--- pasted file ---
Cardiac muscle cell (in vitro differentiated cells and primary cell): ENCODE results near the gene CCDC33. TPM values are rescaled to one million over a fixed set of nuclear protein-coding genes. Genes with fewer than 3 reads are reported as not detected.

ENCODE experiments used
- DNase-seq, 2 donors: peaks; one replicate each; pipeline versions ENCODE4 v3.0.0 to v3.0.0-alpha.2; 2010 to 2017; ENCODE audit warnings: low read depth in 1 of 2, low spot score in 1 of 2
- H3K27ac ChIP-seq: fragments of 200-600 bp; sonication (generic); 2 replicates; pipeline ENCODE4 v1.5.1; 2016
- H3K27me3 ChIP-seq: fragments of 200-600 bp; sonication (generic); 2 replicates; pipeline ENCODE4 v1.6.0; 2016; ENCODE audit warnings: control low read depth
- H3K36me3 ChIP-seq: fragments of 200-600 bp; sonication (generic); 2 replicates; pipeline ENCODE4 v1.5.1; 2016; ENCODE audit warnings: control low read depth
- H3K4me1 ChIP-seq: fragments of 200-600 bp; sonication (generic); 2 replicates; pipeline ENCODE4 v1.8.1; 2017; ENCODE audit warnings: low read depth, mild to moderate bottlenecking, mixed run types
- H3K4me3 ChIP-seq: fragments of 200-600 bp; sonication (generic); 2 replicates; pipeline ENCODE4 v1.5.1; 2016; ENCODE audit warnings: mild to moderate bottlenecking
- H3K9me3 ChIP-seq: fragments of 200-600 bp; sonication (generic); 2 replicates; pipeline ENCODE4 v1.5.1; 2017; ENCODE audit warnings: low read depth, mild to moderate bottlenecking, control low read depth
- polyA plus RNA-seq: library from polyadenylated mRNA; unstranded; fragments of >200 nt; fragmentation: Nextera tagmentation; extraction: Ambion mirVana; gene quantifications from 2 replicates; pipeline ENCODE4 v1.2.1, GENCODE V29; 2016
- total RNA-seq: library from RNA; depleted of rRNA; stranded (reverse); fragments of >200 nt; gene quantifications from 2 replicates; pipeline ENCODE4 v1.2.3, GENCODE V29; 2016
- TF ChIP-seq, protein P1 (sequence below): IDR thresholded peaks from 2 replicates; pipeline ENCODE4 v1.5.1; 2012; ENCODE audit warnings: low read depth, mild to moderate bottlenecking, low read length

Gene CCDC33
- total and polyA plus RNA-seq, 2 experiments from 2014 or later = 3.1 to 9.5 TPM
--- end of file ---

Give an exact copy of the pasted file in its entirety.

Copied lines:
Cardiac muscle cell (in vitro differentiated cells and primary cell): ENCODE results near the gene CCDC33. TPM values are rescaled to one million over a fixed set of nuclear protein-coding genes. Genes with fewer than 3 reads are reported as not detected.

ENCODE experiments used
- DNase-seq, 2 donors: peaks; one replicate each; pipeline versions ENCODE4 v3.0.0 to v3.0.0-alpha.2; 2010 to 2017; ENCODE audit warnings: low read depth in 1 of 2, low spot score in 1 of 2
- H3K27ac ChIP-seq: fragments of 200-600 bp; sonication (generic); 2 replicates; pipeline ENCODE4 v1.5.1; 2016
- H3K27me3 ChIP-seq: fragments of 200-600 bp; sonication (generic); 2 replicates; pipeline ENCODE4 v1.6.0; 2016; ENCODE audit warnings: control low read depth
- H3K36me3 ChIP-seq: fragments of 200-600 bp; sonication (generic); 2 replicates; pipeline ENCODE4 v1.5.1; 2016; ENCODE audit warnings: control low read depth
- H3K4me1 ChIP-seq: fragments of 200-600 bp; sonication (generic); 2 replicates; pipeline ENCODE4 v1.8.1; 2017; ENCODE audit warnings: low read depth, mild to moderate bottlenecking, mixed run types
- H3K4me3 ChIP-seq: fragments of 200-600 bp; sonication (generic); 2 replicates; pipeline ENCODE4 v1.5.1; 2016; ENCODE audit warnings: mild to moderate bottlenecking
- H3K9me3 ChIP-seq: fragments of 200-600 bp; sonication (generic); 2 replicates; pipeline ENCODE4 v1.5.1; 2017; ENCODE audit warnings: low read depth, mild to moderate bottlenecking, control low read depth
- polyA plus RNA-seq: library from polyadenylated mRNA; unstranded; fragments of >200 nt; fragmentation: Nextera tagmentation; extraction: Ambion mirVana; gene quantifications from 2 replicates; pipeline ENCODE4 v1.2.1, GENCODE V29; 2016
- total RNA-seq: library from RNA; depleted of rRNA; stranded (reverse); fragments of >200 nt; gene quantifications from 2 replicates; pipeline ENCODE4 v1.2.3, GENCODE V29; 2016
- TF ChIP-seq, protein P1 (sequence below): IDR thresholded peaks from 2 replicates; pipeline ENCODE4 v1.5.1; 2012; ENCODE audit warnings: low read depth, mild to moderate bottlenecking, low read length

Gene CCDC33
- total and polyA plus RNA-seq, 2 experiments from 2014 or later = 3.1 to 9.5 TPM